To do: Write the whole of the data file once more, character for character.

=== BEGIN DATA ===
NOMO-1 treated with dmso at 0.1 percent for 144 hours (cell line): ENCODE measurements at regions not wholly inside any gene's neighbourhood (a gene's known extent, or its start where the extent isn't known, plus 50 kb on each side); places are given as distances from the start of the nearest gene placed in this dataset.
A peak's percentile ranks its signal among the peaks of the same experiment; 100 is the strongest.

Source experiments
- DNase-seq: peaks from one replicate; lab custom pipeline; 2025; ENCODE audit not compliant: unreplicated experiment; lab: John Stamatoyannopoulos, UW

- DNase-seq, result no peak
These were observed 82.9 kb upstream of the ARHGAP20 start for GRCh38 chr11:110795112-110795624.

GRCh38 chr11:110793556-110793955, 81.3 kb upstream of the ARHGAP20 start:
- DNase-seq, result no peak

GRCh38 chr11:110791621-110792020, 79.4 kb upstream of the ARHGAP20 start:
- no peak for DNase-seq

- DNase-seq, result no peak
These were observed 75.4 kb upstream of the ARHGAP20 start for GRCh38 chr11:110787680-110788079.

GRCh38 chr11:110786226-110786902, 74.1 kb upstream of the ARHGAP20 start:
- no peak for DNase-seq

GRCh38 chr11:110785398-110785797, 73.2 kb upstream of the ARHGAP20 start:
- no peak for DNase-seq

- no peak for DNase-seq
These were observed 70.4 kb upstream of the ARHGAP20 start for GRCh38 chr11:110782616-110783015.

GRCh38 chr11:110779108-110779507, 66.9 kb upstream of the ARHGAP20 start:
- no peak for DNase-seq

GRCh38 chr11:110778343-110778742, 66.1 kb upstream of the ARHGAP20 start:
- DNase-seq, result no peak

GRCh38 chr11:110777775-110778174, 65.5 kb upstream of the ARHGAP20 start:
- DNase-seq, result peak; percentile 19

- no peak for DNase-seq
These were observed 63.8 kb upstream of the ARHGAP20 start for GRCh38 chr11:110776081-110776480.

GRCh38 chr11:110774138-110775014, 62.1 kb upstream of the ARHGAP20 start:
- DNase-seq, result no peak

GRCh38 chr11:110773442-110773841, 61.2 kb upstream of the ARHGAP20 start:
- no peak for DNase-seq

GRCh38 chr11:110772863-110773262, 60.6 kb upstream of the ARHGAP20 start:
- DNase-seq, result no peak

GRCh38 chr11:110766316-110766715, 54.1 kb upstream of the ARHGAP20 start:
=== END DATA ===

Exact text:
NOMO-1 treated with dmso at 0.1 percent for 144 hours (cell line): ENCODE measurements at regions not wholly inside any gene's neighbourhood (a gene's known extent, or its start where the extent isn't known, plus 50 kb on each side); places are given as distances from the start of the nearest gene placed in this dataset.
A peak's percentile ranks its signal among the peaks of the same experiment; 100 is the strongest.

Source experiments
- DNase-seq: peaks from one replicate; lab custom pipeline; 2025; ENCODE audit not compliant: unreplicated experiment; lab: John Stamatoyannopoulos, UW

- DNase-seq, result no peak
These were observed 82.9 kb upstream of the ARHGAP20 start for GRCh38 chr11:110795112-110795624.

GRCh38 chr11:110793556-110793955, 81.3 kb upstream of the ARHGAP20 start:
- DNase-seq, result no peak

GRCh38 chr11:110791621-110792020, 79.4 kb upstream of the ARHGAP20 start:
- no peak for DNase-seq

- DNase-seq, result no peak
These were observed 75.4 kb upstream of the ARHGAP20 start for GRCh38 chr11:110787680-110788079.

GRCh38 chr11:110786226-110786902, 74.1 kb upstream of the ARHGAP20 start:
- no peak for DNase-seq

GRCh38 chr11:110785398-110785797, 73.2 kb upstream of the ARHGAP20 start:
- no peak for DNase-seq

- no peak for DNase-seq
These were observed 70.4 kb upstream of the ARHGAP20 start for GRCh38 chr11:110782616-110783015.

GRCh38 chr11:110779108-110779507, 66.9 kb upstream of the ARHGAP20 start:
- no peak for DNase-seq

GRCh38 chr11:110778343-110778742, 66.1 kb upstream of the ARHGAP20 start:
- DNase-seq, result no peak

GRCh38 chr11:110777775-110778174, 65.5 kb upstream of the ARHGAP20 start:
- DNase-seq, result peak; percentile 19

- no peak for DNase-seq
These were observed 63.8 kb upstream of the ARHGAP20 start for GRCh38 chr11:110776081-110776480.

GRCh38 chr11:110774138-110775014, 62.1 kb upstream of the ARHGAP20 start:
- DNase-seq, result no peak

GRCh38 chr11:110773442-110773841, 61.2 kb upstream of the ARHGAP20 start:
- no peak for DNase-seq

GRCh38 chr11:110772863-110773262, 60.6 kb upstream of the ARHGAP20 start:
- DNase-seq, result no peak

GRCh38 chr11:110766316-110766715, 54.1 kb upstream of the ARHGAP20 start: